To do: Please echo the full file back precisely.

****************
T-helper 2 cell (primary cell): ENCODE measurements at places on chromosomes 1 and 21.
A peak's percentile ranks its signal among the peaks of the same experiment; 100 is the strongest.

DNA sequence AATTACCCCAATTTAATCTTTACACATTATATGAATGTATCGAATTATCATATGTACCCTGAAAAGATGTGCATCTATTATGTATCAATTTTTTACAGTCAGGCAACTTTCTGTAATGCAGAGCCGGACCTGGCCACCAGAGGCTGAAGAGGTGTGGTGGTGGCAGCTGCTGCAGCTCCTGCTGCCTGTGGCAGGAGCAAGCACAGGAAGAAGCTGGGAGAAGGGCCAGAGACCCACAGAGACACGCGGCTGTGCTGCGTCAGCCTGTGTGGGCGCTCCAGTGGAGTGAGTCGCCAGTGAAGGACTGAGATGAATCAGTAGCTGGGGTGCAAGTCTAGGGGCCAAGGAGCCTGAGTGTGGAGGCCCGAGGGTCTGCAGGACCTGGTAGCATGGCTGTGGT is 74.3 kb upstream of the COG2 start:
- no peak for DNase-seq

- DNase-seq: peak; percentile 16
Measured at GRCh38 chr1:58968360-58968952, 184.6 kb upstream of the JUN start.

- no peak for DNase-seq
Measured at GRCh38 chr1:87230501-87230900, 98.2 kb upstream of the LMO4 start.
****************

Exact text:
T-helper 2 cell (primary cell): ENCODE measurements at places on chromosomes 1 and 21.
A peak's percentile ranks its signal among the peaks of the same experiment; 100 is the strongest.

DNA sequence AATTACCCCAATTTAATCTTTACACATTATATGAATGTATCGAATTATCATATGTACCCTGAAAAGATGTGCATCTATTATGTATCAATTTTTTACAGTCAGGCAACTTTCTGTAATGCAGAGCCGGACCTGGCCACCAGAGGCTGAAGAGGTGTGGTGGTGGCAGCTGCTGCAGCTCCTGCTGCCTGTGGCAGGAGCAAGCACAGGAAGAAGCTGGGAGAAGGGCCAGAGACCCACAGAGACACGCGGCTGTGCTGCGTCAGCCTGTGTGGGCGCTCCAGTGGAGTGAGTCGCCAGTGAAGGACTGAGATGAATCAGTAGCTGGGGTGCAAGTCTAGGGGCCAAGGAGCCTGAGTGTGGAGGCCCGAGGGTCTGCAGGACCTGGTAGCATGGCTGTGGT is 74.3 kb upstream of the COG2 start:
- no peak for DNase-seq

- DNase-seq: peak; percentile 16
Measured at GRCh38 chr1:58968360-58968952, 184.6 kb upstream of the JUN start.

- no peak for DNase-seq
Measured at GRCh38 chr1:87230501-87230900, 98.2 kb upstream of the LMO4 start.